Thursday, February 28, 2008

More Than Enough

From my morning reading

exceeding greatness

Preachers talk much about God's greatness, but just how great is He? There are some Greek words that provide us with a glimpse. There are actually several such words in one single verse, Ephesians 1:19 : the exceeding greatness of his power toward us who believe, according to the working of his mighty power.

Greatness translates megethos, which appears only here in the NT, and means strong or great. This obviously wasn't good enough for Paul, so he adds huperballo (exceeding), which is a compound word from huper (over, above, or beyond), and ballo (to put or cast). The literal meaning, then, is to throw beyond the usual mark, so metaphorically, to excel or surpass. The full idea of the expression huperballon megethos, therefore, is a power that is beyond measure, super abounding or surpassing power, power that is more than enough.

One Greek authority makes this comment: "The word megethos is found only here in the NT. Such Pauline hapax legomena (words used only once) again reflect the outreach of the great apostle's mind in seeking to describe the wonders of divine redemption. One can almost see words stretching at their seams as Paul tries to pour more meaning into them."

Also notice that Paul doesn't include what God's power exceeds. The obvious implication is that it exceeds everything. What a thought! The God who not only spoke the universe into existence, but who raised Christ from the dead and who put all things under [Christ's] feet, and gave him to be the head over all things ( Eph. 1:22 ) has power that is far beyond any possibility of measuring. What instrument could exist that could do so? Paul simply could not say enough about the greatness and majesty of God, and as exact a language as Greek is, he still had difficulty even finding words to express his thoughts.

From A Word for the Day:
Key Words from the New Testament.

This is a very encouraging word. God is not stingy with His power to help me. He doesn’t tell me to pull myself up by my bootstraps. He wants to help beyond what I can imagine and that power is more than enough.

Thank you Lord for the incredible gift You have given to me.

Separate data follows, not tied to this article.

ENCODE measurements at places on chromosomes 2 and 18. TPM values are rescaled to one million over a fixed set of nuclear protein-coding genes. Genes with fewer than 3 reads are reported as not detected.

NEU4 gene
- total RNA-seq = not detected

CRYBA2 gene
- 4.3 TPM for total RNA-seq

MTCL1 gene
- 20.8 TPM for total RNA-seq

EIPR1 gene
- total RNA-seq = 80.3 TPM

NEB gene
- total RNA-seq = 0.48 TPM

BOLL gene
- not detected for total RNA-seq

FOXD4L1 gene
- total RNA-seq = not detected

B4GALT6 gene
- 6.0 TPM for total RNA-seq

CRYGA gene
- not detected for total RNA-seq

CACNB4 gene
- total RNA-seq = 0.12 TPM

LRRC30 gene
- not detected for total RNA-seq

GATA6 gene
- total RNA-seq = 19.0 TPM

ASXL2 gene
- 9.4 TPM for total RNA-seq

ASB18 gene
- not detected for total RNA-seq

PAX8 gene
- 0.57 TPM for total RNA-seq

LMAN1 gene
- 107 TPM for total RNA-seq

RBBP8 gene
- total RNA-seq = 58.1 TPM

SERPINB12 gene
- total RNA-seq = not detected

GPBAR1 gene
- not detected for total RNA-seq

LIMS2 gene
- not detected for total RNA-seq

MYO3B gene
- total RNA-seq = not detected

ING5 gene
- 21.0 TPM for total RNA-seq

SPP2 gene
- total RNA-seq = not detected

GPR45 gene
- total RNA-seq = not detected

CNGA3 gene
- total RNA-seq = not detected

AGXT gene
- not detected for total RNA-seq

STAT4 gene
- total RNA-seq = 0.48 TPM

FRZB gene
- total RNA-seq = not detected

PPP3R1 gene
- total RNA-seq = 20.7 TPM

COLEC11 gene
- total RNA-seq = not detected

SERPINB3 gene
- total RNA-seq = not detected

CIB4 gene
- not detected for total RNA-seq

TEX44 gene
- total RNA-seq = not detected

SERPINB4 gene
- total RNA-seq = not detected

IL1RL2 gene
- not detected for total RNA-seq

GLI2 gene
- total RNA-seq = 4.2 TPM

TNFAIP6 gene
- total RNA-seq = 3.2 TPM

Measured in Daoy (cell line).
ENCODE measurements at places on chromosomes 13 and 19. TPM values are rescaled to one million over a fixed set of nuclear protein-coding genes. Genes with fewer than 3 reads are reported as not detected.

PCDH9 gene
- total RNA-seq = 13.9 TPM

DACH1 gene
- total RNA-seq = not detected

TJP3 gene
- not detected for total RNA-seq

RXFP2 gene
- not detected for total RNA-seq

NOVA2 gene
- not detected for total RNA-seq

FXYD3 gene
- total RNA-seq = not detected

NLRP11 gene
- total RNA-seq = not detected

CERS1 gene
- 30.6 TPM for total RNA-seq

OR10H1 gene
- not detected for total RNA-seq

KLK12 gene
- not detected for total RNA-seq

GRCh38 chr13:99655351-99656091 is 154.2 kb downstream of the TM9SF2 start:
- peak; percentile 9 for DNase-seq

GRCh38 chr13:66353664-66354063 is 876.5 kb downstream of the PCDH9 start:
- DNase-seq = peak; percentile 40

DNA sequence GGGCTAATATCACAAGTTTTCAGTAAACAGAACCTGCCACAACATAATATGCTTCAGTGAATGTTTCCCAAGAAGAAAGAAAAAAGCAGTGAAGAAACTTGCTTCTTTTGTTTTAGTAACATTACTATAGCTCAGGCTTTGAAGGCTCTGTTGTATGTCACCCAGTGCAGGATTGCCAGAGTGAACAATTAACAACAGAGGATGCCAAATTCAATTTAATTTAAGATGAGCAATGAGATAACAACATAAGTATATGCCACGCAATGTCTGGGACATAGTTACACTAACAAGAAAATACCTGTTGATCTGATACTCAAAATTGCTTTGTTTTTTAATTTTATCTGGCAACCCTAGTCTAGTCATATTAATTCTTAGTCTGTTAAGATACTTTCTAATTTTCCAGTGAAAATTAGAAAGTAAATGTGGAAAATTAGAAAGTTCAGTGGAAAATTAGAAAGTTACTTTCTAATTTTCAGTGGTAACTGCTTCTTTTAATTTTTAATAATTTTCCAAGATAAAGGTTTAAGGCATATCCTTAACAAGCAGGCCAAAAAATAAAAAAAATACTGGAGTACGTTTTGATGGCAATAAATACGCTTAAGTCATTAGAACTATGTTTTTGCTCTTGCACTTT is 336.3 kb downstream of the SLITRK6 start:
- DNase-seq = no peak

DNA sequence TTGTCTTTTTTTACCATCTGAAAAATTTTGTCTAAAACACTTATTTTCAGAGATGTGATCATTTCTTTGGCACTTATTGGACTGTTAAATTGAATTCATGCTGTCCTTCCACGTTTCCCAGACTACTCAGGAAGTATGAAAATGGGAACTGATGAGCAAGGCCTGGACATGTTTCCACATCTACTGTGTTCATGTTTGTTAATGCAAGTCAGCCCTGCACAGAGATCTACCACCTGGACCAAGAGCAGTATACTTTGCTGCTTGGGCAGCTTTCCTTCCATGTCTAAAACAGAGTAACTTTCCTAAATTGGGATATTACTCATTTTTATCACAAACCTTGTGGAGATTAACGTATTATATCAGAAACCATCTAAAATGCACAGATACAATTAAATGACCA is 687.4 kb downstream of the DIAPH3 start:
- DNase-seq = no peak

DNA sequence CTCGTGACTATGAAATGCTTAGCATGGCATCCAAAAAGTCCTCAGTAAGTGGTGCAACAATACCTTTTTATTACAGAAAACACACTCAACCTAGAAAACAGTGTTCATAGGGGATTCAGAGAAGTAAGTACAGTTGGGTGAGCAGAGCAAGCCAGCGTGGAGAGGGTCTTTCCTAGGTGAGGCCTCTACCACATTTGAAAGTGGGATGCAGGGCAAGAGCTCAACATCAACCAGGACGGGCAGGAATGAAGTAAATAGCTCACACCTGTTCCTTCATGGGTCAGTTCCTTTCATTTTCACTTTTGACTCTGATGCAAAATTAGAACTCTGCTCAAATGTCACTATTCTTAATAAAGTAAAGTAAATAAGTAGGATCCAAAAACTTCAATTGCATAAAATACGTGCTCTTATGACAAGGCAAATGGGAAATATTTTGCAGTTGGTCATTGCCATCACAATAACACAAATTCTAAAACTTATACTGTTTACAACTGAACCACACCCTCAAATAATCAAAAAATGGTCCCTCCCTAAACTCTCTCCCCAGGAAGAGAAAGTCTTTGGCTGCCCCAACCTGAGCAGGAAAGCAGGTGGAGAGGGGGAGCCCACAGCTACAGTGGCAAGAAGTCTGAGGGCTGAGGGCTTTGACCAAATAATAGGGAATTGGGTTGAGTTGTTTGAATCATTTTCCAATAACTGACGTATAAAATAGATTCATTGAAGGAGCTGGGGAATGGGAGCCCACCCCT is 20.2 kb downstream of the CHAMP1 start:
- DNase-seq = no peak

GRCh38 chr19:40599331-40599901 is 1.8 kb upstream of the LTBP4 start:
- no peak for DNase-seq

Sunday, February 24, 2008


Here is a lesson I am learning: it’s not good to be alone. The Bible says that in Genesis 2:18: Then the Lord God said, "It is not good that the man should be alone; I will make him a helper fit for him." Specifically it is talking of God making woman for man but it’s application is much greater. I need my wife and I need friends too.

Two are better than one, because they have a good reward for their toil. For if they fall, one will lift up his fellow. But woe to him who is alone when he falls and has not another to lift him up! Again, if two lie together, they keep warm, but how can one keep warm alone? And though a man might prevail against one who is alone, two will withstand him--a threefold cord is not quickly broken.
Ecclesiastes 4:9-12
This is something I am learning through the Samson Society. I meet with a group of guys every week and I call a friend almost every day. I try to be open about what is going on in my life. I’m learning that I don’t have to do it all by myself. I’m finding the synergistic strength that comes from more than one.

I was able to put it into practice this week. My wife and I went to a marriage conference last weekend and had a great time. As soon as it was over, we learned that a bad situation had happened at home while we were gone. As we drove home, I listened to my work voicemail messages and heard from a customer who expressed concern that I had damaged a sink while doing a re-grout job in her bathroom. Talk about horrible timing! I kept that to myself figuring there was enough going on already.

The next morning I called the customer and was glad to hear that she had calmed down. I listened to what she had to say and told her I would do some research and get back to her. Then I did something I rarely do. I told my wife what was going on. Usually I would hold it in and try to figure out what to do. It felt so good to spread my burden around. It felt good to force myself out of isolation. It felt good to hear her encouragement and sympathy.

It took two days but I was able to research the problem, talk to some tile companies and in the end the customer was satisfied that I hadn’t caused the problem. It was probably something already there that she hadn’t noticed before.

I told my friends in the Samson Society the story last night. I was thankful that together we are learning to step out of isolation. Our lives are becoming an open book with each other and that is carrying over to other areas and relationships as well.